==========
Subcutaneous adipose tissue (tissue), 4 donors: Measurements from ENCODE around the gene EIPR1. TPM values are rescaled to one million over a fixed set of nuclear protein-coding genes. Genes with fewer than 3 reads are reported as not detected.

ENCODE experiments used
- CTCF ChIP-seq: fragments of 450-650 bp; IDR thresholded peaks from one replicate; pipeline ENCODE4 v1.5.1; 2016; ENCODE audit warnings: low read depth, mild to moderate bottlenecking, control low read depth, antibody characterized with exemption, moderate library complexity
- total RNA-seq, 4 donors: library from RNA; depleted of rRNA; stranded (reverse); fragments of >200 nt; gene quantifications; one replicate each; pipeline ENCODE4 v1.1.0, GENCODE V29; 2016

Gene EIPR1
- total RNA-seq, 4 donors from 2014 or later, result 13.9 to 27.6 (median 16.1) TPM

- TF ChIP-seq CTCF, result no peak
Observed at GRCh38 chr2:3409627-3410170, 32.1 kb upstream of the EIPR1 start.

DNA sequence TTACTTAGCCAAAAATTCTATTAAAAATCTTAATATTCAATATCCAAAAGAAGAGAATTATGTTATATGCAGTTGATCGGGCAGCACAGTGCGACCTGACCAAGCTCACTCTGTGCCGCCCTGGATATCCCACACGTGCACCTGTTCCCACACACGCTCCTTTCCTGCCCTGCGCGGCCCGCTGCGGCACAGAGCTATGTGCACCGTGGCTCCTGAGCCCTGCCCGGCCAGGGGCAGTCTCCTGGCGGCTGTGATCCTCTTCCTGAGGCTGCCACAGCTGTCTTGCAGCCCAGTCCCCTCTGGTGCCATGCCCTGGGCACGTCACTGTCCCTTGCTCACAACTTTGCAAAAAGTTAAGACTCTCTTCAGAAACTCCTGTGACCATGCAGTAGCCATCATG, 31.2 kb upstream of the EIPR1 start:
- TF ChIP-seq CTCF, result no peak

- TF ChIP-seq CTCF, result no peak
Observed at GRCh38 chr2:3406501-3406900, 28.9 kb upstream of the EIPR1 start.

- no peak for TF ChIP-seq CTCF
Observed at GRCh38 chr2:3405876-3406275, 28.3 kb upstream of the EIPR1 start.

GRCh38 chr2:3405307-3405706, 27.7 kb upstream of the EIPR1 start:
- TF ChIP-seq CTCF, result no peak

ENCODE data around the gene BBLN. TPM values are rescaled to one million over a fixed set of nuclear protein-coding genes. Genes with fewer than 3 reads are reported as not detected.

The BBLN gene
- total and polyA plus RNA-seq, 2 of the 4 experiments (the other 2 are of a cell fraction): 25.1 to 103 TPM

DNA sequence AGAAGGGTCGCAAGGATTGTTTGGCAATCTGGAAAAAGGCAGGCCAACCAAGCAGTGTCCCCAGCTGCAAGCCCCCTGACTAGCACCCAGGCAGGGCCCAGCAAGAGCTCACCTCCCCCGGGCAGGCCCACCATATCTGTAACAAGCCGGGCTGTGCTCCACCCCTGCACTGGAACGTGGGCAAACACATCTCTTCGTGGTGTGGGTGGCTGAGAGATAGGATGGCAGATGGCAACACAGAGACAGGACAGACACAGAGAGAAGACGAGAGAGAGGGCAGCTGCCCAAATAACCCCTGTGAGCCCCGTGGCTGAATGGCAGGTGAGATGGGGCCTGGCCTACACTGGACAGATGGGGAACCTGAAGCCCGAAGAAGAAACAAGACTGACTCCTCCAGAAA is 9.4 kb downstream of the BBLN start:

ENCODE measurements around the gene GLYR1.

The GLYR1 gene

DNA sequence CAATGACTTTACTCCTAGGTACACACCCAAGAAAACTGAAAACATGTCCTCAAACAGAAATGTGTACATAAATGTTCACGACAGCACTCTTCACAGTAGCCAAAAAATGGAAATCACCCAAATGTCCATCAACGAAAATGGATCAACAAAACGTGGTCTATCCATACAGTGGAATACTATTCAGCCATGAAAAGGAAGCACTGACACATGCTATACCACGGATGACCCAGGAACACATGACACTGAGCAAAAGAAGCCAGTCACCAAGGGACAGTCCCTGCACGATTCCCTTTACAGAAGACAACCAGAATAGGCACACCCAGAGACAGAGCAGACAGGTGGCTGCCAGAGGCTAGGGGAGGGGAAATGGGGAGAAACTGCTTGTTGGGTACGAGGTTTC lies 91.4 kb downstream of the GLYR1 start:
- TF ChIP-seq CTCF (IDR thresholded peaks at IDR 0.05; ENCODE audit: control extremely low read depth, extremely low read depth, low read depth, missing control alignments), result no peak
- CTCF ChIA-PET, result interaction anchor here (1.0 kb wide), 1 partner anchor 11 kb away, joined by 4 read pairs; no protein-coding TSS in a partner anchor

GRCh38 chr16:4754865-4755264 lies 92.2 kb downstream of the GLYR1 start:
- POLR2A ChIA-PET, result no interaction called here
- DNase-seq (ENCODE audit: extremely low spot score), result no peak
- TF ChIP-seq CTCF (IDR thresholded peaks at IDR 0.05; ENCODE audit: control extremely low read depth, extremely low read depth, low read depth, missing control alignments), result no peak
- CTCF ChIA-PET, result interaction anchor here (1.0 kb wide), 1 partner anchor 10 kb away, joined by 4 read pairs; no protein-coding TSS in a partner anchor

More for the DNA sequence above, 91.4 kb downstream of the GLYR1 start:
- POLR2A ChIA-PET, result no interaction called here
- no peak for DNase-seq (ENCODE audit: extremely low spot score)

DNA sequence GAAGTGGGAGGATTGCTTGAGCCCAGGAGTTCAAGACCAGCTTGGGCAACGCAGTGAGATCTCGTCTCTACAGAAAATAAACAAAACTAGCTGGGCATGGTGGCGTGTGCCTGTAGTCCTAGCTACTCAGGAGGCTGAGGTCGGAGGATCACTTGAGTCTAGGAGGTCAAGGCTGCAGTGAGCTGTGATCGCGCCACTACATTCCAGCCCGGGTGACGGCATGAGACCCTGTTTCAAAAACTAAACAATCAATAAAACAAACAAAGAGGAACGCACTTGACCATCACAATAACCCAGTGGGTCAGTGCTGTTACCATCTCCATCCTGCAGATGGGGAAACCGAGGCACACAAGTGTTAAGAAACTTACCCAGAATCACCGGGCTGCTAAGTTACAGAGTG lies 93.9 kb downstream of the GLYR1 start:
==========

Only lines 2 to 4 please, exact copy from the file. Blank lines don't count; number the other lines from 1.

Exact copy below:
ENCODE experiments used
- CTCF ChIP-seq: fragments of 450-650 bp; IDR thresholded peaks from one replicate; pipeline ENCODE4 v1.5.1; 2016; ENCODE audit warnings: low read depth, mild to moderate bottlenecking, control low read depth, antibody characterized with exemption, moderate library complexity
- total RNA-seq, 4 donors: library from RNA; depleted of rRNA; stranded (reverse); fragments of >200 nt; gene quantifications; one replicate each; pipeline ENCODE4 v1.1.0, GENCODE V29; 2016